Plotinus (205-270 CE) was the founder of Neoplatonism. He was born in Lycopolis, Egypt, and became interested in philosophy when he was 28. He studied philosophy in Alexandria before travelling to Persia in 243, and settling in Rome in 244, at the age of 40. In Rome, he taught philosophy, and became a friend of the Emperor Gallienus. Plotinus tried to persuade Gallienus to build a city called Platonopolis which was to be governed according to the model of Plato’s Republic, but the plan eventually had to be abandoned. Plotinus lived in Rome from 244 to 268, and produced his philosophical writings from 253 to 270. He died in 270, in Campania, Italy.
After his death, Plotinus’s writings were edited by his student Porphyry, who arranged them into six groups: "The Six Enneads", each consisting of nine treatises, making a total of fifty-four treatises (Enneads refers to these "groups of nine," and is derived from the Greek word for nine, ennea). "The Six Enneads" are an extended investigation of the nature of the Soul, and of the relation of the Soul to divine Intellect and to divine Unity.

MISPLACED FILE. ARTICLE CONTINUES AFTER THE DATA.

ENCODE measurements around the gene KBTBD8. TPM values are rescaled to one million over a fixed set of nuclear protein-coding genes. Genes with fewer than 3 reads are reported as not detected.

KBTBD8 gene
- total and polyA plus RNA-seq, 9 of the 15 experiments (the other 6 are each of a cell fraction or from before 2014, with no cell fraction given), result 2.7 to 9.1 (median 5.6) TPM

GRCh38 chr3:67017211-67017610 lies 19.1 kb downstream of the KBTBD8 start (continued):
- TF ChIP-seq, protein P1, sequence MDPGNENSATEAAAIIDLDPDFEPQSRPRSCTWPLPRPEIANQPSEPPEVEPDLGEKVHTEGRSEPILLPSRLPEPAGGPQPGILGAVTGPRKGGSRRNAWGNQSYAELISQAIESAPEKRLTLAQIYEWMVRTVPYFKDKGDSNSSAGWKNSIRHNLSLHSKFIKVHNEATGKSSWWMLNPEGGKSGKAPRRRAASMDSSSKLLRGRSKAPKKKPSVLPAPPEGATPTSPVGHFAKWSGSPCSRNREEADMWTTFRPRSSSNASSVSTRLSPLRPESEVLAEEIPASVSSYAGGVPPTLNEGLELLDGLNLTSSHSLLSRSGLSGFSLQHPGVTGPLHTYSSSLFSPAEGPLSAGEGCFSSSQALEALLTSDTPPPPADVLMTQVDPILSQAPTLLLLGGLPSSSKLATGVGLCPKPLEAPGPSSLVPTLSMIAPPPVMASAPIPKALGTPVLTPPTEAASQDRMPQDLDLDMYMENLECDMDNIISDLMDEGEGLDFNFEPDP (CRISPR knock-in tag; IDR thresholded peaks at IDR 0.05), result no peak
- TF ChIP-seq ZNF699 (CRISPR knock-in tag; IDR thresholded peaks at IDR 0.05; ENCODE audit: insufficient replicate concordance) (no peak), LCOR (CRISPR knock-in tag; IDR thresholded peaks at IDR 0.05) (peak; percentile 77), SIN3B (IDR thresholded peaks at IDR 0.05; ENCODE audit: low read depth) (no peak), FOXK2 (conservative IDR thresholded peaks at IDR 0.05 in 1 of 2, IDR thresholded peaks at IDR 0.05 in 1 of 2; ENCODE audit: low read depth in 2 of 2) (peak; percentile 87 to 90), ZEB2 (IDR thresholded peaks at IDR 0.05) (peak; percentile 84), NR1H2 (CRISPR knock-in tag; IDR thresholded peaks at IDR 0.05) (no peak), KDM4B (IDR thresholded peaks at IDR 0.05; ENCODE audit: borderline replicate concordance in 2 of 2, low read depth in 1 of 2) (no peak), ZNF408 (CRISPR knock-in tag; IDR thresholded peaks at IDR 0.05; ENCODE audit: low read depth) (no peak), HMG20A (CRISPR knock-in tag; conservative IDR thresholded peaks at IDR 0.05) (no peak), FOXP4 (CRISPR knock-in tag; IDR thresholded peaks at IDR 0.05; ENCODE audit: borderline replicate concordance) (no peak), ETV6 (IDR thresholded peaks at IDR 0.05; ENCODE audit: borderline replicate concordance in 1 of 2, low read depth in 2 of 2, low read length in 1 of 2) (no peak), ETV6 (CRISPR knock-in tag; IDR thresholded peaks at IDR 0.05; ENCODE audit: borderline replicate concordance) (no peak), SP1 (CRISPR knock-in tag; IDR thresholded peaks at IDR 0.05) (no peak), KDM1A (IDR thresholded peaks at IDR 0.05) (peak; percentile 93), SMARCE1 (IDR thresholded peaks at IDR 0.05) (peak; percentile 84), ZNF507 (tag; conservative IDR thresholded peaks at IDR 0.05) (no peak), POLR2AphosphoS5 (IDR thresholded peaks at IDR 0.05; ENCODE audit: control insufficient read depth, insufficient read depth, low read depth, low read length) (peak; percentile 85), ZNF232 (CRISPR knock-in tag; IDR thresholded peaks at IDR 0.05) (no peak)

These writings had a significant impact on the religious metaphysicians and mystics from the ancient world. Plotinus has also influenced many thinkers of Islam, Indian Monism, and the Eastern Orthodox Church.